In machine learning, regression models attempt to predict a target in a continuous space. Yellowbrick allows data scientists to steer the model selection process by extending the scikit-learn API with a new core object, the
Visualizer, which allows visual models to be fit and transformed as part of the pipeline process.
Estimator score visualizers wrap scikit-learn estimators and expose the Estimator API, such that they have
score() methods that call the appropriate estimator methods under the hood. Score visualizers can wrap an estimator and be passed in as the final step in a
So far, Yellowbrick has implemented the following three regressor score visualizers that display the instances in model space to help users better understand how the model is making predictions:
AlphaSelection— visual tuning of regularization hyperparameters
PredictionError— plot the expected vs. the actual values in model space
ResidualsPlot&mdash plot the difference between the expected and actual values
import numpy as np import pandas as pd import matplotlib.pyplot as plt from sklearn.linear_model import Lasso, LassoCV, Ridge, RidgeCV from sklearn.model_selection import cross_val_predict, train_test_split from yellowbrick.datasets import load_concrete from yellowbrick.regressor import AlphaSelection, PredictionError, ResidualsPlot plt.rcParams["figure.figsize"] = (8,6)
Yellowbrick provides several datasets wrangled from the UCI Machine Learning Repository. For the following examples, I'll use the concrete dataset, which contains 1030 instances and 9 attributes. Eight of the attributes are explanatory variables, including the age of the concrete and the materials used to create it, while the target variable
strength is a measure of the concrete's compressive strength (MPa).
# Use Yellowbrick to load the concrete dataset X, y = load_concrete() # Create the train and test data X_train, X_test, y_train, y_test = train_test_split(X, y, test_size=0.2, random_state=42)
A residual is the difference between the observed value of the target variable (
y) and the predicted value (
ŷ), i.e. the error of the prediction. The
ResidualsPlot Visualizer shows the difference between residuals on the vertical axis and the dependent variable on the horizontal axis, allowing you to detect regions within the target that may be susceptible to more or less error.
If the points are randomly dispersed around the horizontal axis, a linear regression model is usually well-suited for the data; otherwise, a non-linear model is more appropriate. The following example shows a fairly random, uniform distribution of the residuals against the target in two dimensions. This seems to indicate that our linear model is performing well.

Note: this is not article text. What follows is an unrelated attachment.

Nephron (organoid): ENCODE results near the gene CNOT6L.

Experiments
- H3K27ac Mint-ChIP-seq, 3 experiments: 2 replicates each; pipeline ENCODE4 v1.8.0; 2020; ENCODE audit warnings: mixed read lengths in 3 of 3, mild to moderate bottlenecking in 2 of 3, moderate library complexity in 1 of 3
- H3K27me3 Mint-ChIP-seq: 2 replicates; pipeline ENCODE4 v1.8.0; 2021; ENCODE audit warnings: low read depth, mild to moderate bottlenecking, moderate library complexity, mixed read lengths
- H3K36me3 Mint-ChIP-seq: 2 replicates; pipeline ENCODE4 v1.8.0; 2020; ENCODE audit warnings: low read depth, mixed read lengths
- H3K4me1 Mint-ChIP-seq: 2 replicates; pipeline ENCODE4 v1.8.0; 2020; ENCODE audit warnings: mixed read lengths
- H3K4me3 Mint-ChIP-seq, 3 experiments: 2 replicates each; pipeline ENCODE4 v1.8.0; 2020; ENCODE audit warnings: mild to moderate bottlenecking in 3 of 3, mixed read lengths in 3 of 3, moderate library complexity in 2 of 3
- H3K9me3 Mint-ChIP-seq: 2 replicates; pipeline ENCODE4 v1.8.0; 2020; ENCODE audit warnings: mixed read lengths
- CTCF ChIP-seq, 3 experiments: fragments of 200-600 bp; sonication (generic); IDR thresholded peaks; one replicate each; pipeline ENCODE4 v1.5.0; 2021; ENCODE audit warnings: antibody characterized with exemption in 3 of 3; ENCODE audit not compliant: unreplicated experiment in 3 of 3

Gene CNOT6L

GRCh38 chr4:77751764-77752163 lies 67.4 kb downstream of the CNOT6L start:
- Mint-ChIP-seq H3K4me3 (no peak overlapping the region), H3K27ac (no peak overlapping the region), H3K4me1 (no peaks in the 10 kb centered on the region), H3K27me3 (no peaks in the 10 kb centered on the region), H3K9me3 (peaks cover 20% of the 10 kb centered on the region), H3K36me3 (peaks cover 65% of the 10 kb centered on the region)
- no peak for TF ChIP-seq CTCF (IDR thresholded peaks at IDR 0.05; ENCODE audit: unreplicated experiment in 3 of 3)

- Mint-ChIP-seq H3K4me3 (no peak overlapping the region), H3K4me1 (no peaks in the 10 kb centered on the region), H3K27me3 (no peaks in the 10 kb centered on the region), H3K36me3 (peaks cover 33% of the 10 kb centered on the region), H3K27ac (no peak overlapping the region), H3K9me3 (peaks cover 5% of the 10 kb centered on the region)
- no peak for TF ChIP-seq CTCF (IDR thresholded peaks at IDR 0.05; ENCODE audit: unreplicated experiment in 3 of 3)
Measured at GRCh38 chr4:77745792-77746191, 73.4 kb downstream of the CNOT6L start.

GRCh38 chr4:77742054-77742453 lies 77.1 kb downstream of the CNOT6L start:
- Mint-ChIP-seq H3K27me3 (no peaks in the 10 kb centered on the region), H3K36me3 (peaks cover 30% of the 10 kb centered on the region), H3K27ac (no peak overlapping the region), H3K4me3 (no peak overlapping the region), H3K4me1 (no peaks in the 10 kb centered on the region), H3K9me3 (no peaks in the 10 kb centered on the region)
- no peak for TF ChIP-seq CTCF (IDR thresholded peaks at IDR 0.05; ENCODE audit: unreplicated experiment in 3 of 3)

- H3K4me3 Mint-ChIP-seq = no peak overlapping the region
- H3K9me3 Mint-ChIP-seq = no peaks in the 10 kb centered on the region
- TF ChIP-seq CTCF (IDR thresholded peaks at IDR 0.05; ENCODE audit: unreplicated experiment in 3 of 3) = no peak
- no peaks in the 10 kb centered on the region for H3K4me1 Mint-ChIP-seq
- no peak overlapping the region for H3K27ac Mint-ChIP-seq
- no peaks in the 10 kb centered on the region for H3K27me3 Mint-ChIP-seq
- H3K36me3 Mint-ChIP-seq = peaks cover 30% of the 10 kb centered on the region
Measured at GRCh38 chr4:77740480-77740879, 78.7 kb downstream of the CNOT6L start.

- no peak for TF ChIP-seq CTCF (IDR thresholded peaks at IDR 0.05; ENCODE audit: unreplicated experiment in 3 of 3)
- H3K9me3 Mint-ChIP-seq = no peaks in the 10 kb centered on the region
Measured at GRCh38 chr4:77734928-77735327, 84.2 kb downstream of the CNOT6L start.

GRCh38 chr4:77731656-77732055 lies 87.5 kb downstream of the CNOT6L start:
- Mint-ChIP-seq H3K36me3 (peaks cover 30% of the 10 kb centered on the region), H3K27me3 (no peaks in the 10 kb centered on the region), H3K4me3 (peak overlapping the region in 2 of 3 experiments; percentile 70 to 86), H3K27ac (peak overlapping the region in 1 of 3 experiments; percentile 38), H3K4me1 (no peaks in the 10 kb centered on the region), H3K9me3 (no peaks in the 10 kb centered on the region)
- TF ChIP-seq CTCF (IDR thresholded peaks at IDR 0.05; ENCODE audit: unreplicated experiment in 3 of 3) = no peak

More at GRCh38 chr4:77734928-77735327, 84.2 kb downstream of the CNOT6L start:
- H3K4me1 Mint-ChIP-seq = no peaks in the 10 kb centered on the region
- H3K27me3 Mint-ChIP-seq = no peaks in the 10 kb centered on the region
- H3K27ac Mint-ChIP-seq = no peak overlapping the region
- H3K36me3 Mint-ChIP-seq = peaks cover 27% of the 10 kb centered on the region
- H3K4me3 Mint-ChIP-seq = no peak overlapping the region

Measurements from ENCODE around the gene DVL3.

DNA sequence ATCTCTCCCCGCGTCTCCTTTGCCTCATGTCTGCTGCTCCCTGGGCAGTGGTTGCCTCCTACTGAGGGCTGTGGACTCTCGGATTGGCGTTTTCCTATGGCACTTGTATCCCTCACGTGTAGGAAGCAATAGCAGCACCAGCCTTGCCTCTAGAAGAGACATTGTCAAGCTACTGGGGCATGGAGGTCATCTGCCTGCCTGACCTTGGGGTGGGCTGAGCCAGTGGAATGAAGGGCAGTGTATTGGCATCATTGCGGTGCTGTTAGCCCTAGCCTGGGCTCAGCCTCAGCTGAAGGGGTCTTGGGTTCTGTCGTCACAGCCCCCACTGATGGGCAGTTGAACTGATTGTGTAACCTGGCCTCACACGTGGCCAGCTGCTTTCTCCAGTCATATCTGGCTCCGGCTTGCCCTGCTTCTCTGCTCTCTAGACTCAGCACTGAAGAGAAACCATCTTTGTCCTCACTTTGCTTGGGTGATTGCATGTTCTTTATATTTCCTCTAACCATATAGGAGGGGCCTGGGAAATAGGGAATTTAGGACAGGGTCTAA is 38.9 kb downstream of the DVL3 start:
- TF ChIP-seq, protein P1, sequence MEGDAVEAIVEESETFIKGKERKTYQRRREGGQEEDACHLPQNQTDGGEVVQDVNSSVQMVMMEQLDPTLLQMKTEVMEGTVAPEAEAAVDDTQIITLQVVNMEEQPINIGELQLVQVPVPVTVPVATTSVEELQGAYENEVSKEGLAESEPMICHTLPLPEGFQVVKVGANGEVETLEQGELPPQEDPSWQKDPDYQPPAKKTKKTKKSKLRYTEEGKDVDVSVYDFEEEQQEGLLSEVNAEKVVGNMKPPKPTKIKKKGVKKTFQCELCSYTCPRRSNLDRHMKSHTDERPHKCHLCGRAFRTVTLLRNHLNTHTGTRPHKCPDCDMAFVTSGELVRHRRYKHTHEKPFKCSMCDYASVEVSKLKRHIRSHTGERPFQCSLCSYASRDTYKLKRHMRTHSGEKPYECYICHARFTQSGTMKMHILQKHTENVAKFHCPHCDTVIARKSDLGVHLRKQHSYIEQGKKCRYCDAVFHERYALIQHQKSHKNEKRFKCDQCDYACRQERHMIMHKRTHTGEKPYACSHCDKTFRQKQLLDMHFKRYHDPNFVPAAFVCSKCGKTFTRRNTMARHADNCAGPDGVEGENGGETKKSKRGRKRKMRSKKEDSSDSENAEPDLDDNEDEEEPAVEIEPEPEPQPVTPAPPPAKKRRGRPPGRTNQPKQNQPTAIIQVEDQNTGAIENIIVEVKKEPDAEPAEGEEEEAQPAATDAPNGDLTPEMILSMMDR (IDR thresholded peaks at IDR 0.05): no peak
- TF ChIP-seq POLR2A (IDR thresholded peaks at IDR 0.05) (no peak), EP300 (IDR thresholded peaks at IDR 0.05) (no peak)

# Instantiate the linear model and visualizer model = Ridge() visualizer = ResidualsPlot(model) visualizer.fit(X_train, y_train) # Fit the training data to the visualizer visualizer.score(X_test, y_test) # Evaluate the model on the test data visualizer.show(); # Draw/show the data
ResidualsPlot visualizer also displays a histogram of the error values along the right-hand side. In the example above, the error is normally distributed around zero, which also generally indicates a well-fitted model. If the histogram is not desired, it can be turned off with the
# Instantiate the linear model and visualizer model = Ridge() visualizer = ResidualsPlot(model, hist=False) visualizer.fit(X_train, y_train) # Fit the training data to the visualizer visualizer.score(X_test, y_test) # Evaluate the model on the test data visualizer.show(); # Draw/show the data
Prediction Error Plot¶
PredictionError Visualizer plots the actual targets from the dataset against the predicted values generated by the model. This allows us to see how much variance is in the model. Data scientists can diagnose regression models using this plot by comparing against the 45-degree line, where the prediction exactly matches the model.
# Instantiate the linear model and visualizer model = Lasso() visualizer = PredictionError(model) visualizer.fit(X_train, y_train) # Fit the training data to the visualizer visualizer.score(X_test, y_test) # Evaluate the model on the test data visualizer.show(); # Draw/show the data
Alpha Selection Visualizer¶
AlphaSelection Visualizer demonstrates how different values of alpha influence model selection during the regularization of linear models. Since regularization is designed to penalize model complexity, the higher the alpha, the less complex the model, decreasing the error due to variance (overfit). However, alphas that are too high increase the error due to bias (underfit). Therefore, it is important to choose an optimal alpha such that the error is minimized in both directions.
To do this, typically you would you use one of the "RegressionCV” models in scikit-learn. E.g. instead of using the Ridge (L2) regularizer, use
RidgeCV and pass a list of alphas, which will be selected based on the cross-validation score of each alpha. This visualizer wraps a “RegressionCV” model and visualizes the alpha/error curve. If the visualization shows a jagged or random plot, then potentially the model is not sensitive to that type of regularization and another is required (e.g. L1 or Lasso regularization).
# Create a list of alphas to cross-validate against alphas = np.logspace(-10, 1, 400) # Instantiate the linear model and visualizer model = LassoCV(alphas=alphas, cv=5) visualizer = AlphaSelection(model) visualizer.fit(X, y) # Fit the data to the visualizer visualizer.show(); # Draw/show the data